As soon as we pulled into the tree lot, I knew exactly what I wanted. A tall, skinny, sparse Charlie Brown tree. And I know I picked the right one, because when my mom saw it, she stood in front of it, hugged me and declared it the perfect tree.
It's hilarious to me that I live in a household now that uses a real tree. Growing up, our trees came in boxes. They broke into three easy-to-assemble pieces. They were strictly artificial and pre-lit. Except for one year when we were gifted a real tree. I think maybe because we were the "poor" family in the ward. But I could be remembering that wrong.
The world is a blank canvas, my mind wiped clean with the snow.
I miss you, still. My memories of you linger as if you were dead. And maybe you are, as far as the person I knew is concerned. Because when I talk to you now, she isn't there. But maybe for you it's the same. Maybe when you talk to me, I'm not there anymore either.
And maybe that's the inescapable truth of it all. Those versions of ourselves are as lost as the ancestor from which they evolved. And we are bound to this process of becoming new creatures, of growing out of each other again and again until there's nothing left of our hearts but efficient little stones.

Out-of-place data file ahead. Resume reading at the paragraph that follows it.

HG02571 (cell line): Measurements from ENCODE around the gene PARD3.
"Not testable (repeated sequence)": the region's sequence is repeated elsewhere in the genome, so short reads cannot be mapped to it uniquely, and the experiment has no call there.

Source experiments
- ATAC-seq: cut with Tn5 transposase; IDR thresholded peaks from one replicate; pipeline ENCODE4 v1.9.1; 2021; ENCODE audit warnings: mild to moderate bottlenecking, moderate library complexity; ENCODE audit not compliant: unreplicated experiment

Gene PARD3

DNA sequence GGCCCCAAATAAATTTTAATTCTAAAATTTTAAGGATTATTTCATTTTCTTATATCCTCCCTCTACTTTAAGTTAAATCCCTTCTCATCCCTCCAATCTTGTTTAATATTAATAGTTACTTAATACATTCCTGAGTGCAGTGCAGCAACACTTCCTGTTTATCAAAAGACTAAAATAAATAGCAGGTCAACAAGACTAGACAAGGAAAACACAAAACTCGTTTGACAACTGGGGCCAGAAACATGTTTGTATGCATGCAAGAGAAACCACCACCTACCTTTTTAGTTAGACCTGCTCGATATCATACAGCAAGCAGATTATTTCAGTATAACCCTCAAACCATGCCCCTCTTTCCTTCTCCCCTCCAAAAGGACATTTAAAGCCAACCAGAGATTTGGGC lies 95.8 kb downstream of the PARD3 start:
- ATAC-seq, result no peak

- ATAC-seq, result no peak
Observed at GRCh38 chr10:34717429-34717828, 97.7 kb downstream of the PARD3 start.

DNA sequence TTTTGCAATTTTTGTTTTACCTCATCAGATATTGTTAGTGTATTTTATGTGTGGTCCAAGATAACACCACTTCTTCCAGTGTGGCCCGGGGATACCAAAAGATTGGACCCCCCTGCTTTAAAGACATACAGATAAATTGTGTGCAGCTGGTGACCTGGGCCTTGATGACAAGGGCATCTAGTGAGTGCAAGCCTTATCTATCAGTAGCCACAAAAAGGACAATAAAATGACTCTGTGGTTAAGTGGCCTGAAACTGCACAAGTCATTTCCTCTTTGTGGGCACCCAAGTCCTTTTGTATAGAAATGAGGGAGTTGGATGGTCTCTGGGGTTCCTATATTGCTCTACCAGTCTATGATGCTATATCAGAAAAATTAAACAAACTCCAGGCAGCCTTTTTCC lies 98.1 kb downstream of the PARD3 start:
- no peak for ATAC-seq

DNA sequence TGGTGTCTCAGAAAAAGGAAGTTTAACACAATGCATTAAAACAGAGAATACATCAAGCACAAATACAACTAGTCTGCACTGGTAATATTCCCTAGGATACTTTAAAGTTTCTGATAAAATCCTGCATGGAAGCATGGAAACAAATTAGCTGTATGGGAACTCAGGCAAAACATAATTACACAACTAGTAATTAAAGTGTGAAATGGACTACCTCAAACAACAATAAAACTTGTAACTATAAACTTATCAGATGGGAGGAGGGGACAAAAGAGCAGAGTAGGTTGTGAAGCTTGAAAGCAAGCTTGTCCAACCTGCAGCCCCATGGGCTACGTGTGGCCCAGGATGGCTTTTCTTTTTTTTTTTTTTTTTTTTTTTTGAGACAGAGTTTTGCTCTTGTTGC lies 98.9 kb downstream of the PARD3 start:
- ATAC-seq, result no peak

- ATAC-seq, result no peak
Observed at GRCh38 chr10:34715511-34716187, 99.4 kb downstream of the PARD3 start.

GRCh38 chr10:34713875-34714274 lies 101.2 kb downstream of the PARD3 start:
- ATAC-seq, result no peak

Throw them into dark bodies of water, watch them sink.
I was doing the dishes. I've decided I really don't mind them at this point. There are only two of us. The mess never gets too big. I turn the water on hot. Steam comes off my hands as I scrub. I look out the window in front of me, see the last light of day greeting me through spindly branches. I run outside. I stand behind the house until my fingers are numb as the horizon to the west sweetly serenades me with color.
You start spending time together, and everyone starts asking if you're a couple. You become a couple and everyone starts asking when you're getting married. You get married and everyone starts asking when you're having a baby.
I have a sneaking suspicion we do silly things like playing pretend that Heber, Utah is the North Pole as much for ourselves as we do for the kids. Because kids are magical creatures. (If you look past all of the tantrums and the poop.) They carry it in spades. (Both magic and poop.) And I can't help but to think at least part of the reason we humans keep bringing them into the world is because we need magic in our lives. We just do.